In Defense Of Pink: How Embracing Your Femininity Can Prevent Disease
I know you’re not supposed to call little girls princesses anymore, or even tell them they’re pretty or beautiful (lest they think they’re not smart). I know it’s not cool to overdo it where the color pink is concerned. It’s hip to be gender neutral. I get it.
Well, today’s post is a plea for femininity. This plea that has more far reaching consequences than you might think, especially where your health is concerned.
Having a little girl, with a second one on the way, I’ve become acutely aware of prejudices that exist in the world around gender stereotypes–particularly, the feminine ones.
I am a feminist. I’m also about as feminine as you can get.
I love a good lipstick, the color pink, dressing up, and gabbing with girlfriends. And I feel just as strongly about my right to be feminine in a masculine world and the power and strength present in feminine energy.
When I get into conversations with other parents about discouraging their daughters from being too girly, I have to ask, what’s wrong with being girly?
To me, the color pink represents compassion, love, and femininity.
Dressing up is an act of self-respect, honoring the body and interacting with the world in a way that feels good.
Gabbing with girlfriends, I believe, is one of the inherent talents that women possess to create community, seek emotional support, and form healthy relationships.
A good lipstick… well, let’s face it, is just plain fun. And isn’t that why we’re here? 😉
I understand the negative connotations that go with being a “princess” like entitlement or helplessness. But, are these the only definitions we have to describe something as wonderfully feminine as a princess?
What about Princess Diana, or Duchess Kate Middleton? These real women strike me as anything but entitled or helpless.
What about ultra-feminine icons like Audrey Hepburn, Coco Chanel, Dolly Parton, and Jackie Kennedy? These women created empires, brought into focus human suffering and compassion, made humanitarian efforts across the globe, and daring adjustments in the history of fashion liberating women for generations to come.
So, why are we hesitant to encourage little girls to exhibit behavior or tastes that are too feminine, like choosing pink or dressing up like princesses?
As I was scrolling through my Facebook feed the other day, one of my friends posted a photo of their little boy dressed top to bottom in complete superhero gear. I don’t think it occurred to anyone to comment that the costume was “too blue.” I don’t think anyone guffawed that this little boy was being ” too masculine.”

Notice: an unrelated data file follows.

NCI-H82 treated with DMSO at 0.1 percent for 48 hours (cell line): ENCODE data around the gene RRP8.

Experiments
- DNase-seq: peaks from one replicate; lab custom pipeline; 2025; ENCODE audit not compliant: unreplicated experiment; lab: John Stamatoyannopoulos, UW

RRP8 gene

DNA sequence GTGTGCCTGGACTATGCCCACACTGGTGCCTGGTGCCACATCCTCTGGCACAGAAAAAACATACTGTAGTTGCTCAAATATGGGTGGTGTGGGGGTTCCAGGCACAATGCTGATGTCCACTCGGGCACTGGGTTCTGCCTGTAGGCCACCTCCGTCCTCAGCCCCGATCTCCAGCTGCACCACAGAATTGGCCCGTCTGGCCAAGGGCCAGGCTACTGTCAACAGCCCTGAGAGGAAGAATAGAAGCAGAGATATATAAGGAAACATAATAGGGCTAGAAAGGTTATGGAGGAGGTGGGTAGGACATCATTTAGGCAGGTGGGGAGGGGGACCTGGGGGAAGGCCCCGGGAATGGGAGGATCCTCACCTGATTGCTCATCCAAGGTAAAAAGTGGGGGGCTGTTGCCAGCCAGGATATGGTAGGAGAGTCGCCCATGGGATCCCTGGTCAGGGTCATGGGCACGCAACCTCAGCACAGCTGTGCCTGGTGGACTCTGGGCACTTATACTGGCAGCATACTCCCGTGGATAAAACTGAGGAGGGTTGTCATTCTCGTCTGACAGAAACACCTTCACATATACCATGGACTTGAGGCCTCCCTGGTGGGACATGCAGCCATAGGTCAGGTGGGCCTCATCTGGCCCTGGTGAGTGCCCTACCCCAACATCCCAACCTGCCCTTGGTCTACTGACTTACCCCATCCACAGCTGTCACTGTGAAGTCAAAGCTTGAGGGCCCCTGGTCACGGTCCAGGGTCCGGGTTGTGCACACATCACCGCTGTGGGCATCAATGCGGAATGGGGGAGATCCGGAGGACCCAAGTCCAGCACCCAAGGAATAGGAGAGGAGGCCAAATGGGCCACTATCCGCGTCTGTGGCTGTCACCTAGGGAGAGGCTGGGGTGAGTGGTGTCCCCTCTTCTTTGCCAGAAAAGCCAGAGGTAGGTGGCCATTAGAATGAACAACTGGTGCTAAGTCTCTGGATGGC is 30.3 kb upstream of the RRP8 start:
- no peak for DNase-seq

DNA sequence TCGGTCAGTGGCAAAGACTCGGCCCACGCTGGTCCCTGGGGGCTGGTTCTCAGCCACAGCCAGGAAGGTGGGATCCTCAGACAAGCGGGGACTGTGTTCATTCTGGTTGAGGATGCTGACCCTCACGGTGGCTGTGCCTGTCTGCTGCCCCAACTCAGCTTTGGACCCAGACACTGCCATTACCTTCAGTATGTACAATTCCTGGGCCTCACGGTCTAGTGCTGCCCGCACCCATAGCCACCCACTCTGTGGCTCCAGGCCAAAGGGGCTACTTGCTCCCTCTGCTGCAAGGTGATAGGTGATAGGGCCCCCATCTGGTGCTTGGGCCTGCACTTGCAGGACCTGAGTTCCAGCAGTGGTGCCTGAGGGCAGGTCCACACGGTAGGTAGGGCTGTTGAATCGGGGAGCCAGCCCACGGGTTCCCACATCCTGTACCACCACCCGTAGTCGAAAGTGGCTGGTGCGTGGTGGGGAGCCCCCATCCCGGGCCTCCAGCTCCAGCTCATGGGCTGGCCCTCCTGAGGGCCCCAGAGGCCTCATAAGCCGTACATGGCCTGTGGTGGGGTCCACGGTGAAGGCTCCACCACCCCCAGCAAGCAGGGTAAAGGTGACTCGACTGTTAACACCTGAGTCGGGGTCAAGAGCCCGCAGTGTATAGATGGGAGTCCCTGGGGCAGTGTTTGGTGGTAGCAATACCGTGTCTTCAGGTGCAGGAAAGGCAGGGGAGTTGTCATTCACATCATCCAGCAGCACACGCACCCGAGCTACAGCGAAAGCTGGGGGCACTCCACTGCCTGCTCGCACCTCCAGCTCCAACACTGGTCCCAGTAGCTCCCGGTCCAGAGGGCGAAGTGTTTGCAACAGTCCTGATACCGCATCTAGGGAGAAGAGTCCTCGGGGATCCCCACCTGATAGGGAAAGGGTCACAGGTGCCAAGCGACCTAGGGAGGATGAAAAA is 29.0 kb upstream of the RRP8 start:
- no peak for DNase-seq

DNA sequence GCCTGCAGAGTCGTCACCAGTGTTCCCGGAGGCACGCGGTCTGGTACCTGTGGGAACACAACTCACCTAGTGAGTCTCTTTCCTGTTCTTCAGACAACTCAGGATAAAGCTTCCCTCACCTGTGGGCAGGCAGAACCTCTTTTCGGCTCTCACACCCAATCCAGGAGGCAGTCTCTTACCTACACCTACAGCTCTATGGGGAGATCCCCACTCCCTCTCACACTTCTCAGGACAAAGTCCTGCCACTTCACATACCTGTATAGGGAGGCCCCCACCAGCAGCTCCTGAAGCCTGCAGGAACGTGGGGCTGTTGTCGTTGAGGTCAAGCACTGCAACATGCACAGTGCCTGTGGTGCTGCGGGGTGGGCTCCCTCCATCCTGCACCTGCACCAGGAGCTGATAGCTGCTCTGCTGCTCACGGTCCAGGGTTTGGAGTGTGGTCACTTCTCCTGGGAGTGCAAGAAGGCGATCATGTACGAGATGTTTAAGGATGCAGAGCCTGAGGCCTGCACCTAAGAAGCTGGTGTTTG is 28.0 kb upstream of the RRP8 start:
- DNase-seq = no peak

He’s just a little boy dressing up in something that makes him supremely happy, which was evident from the huge smile on his face.
From a women’s health perspective, what are the ramifications for women if they suppress their femininity?
World renowned Ob/Gyn, Dr. Christiane Northrup, speaks often of this phenomenon where a woman ignores her feminine nature to fit into a masculine world and as a result develops reproductive diseases:
“When a woman feels that her innermost emotional needs are in direct conﬂict with what the world is demanding of her, endometriosis is one of the ways in which her body tries to draw her attention to the problem. It is our bodies trying not to let us forget our feminine nature, our need for self nurturance, and our connection with other women.”
In Chinese medicine, there are feminine and masculine energies known as Yin and Yang. When either of these energies are out of balance, i.e. too much of one and not enough of the other, disease or disharmony develops in the body.
Dr. Libby Weaver calls it Rushing Woman’s Syndrome. You can watch her compelling TEDx talk here where she describes the modern woman taking on both masculine and feminine roles for the first time in human history, burning herself out and developing hormone imbalances, infertility issues, as well as other female dysfunctions.
And before you tell me you can’t stand the color pink (to each their own!), let me point out that there are as many ways to be feminine as there are women in the world. What does femininity mean to you?
As for me, I will encourage my daughters to relish in their own unique expression of femininity and let them know the powers they possess by doing so.
And, when given a choice, I will always proudly choose the color pink.